Instructional Materials for Teacher Educators: A Review of SCRTECís

Active Learning with Technology


In this paper, we will review and critique a package of instructional materials developed by a southern education consortium.  The materials package is called Active Learning with Technology, and it is one of only a few instructional packages designed specifically for teacher educators. 

There is an old rock and roll song from the sixties that is a dialog between a teenager and her boyfriend.  We never hear what he says but from her responses we know basically what he is saying.  At one point in the song she asks him how he liked the wallet she gave him for his birthday.  Then, after a pause, she says ďIíll put some money in it!!Ē which gives us the distinct impression that the boyfriend was the ungrateful recipient of a nice wallet.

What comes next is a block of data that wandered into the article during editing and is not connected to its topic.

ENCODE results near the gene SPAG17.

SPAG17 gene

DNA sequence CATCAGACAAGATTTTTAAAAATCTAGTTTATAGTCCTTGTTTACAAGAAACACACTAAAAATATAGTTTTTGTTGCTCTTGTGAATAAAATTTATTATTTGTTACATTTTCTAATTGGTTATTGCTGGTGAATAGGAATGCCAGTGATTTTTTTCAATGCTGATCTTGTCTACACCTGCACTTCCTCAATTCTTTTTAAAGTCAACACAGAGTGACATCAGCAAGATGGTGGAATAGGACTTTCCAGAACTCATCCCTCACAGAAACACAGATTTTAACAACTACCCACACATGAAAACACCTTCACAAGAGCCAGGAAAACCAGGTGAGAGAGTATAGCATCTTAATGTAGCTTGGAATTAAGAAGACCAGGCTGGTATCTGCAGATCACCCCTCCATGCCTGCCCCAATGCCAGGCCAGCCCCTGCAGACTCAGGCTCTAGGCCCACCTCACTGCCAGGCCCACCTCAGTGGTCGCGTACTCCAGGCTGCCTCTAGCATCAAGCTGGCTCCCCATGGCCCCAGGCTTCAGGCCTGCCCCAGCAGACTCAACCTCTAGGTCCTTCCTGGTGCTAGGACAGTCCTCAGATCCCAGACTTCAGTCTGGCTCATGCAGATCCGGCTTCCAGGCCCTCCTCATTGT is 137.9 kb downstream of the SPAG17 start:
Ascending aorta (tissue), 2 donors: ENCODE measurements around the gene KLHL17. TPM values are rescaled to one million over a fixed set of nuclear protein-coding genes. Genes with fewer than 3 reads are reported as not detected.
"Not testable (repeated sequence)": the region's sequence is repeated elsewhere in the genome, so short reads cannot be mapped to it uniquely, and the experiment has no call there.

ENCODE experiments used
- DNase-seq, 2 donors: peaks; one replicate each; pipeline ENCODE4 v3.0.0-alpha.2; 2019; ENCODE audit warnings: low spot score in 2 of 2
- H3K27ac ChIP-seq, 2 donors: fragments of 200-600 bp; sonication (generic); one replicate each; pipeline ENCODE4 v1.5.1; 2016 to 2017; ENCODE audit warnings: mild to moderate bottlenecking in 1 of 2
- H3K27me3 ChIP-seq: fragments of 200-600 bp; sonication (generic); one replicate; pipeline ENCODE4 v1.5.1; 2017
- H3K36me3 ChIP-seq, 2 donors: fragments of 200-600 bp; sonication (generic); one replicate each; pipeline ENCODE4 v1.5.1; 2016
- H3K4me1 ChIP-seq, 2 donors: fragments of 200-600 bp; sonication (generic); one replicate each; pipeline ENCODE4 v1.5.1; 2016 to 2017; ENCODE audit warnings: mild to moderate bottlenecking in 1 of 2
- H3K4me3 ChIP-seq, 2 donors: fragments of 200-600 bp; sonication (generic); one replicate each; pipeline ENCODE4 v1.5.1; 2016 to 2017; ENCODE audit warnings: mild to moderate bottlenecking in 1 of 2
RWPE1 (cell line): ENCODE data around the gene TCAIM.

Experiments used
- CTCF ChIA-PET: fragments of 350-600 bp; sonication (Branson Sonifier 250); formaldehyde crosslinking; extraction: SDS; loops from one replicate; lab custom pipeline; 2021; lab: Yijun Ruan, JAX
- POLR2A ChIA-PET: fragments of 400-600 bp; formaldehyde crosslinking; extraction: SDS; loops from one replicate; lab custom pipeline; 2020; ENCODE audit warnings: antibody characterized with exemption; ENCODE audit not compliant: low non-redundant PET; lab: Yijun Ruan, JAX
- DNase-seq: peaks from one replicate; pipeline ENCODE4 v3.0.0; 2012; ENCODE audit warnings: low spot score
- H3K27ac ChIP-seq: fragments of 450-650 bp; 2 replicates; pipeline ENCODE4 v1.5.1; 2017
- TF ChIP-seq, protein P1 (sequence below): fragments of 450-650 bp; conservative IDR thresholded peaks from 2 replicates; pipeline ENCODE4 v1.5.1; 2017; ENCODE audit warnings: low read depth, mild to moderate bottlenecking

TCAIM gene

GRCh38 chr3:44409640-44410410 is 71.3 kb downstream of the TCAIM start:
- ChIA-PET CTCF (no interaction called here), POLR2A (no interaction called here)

We donít want to feel like that ungrateful boyfriend because we are going to review a package of materials designed specifically for use in teacher education.  Other than standard college textbooks there are so few instructional packages available today, particularly for technology-related teacher education, that we feel guilty making any criticisms at all about this package.   

For more than 20 years, educators have been interested in constructivist theory because of its potential for supporting student learning. The number of books, web documents, and papers published about constructivism in the last ten years is voluminous, but the number of instructional packages designed to help teachers explore this way of thinking about teaching and learning is quite small.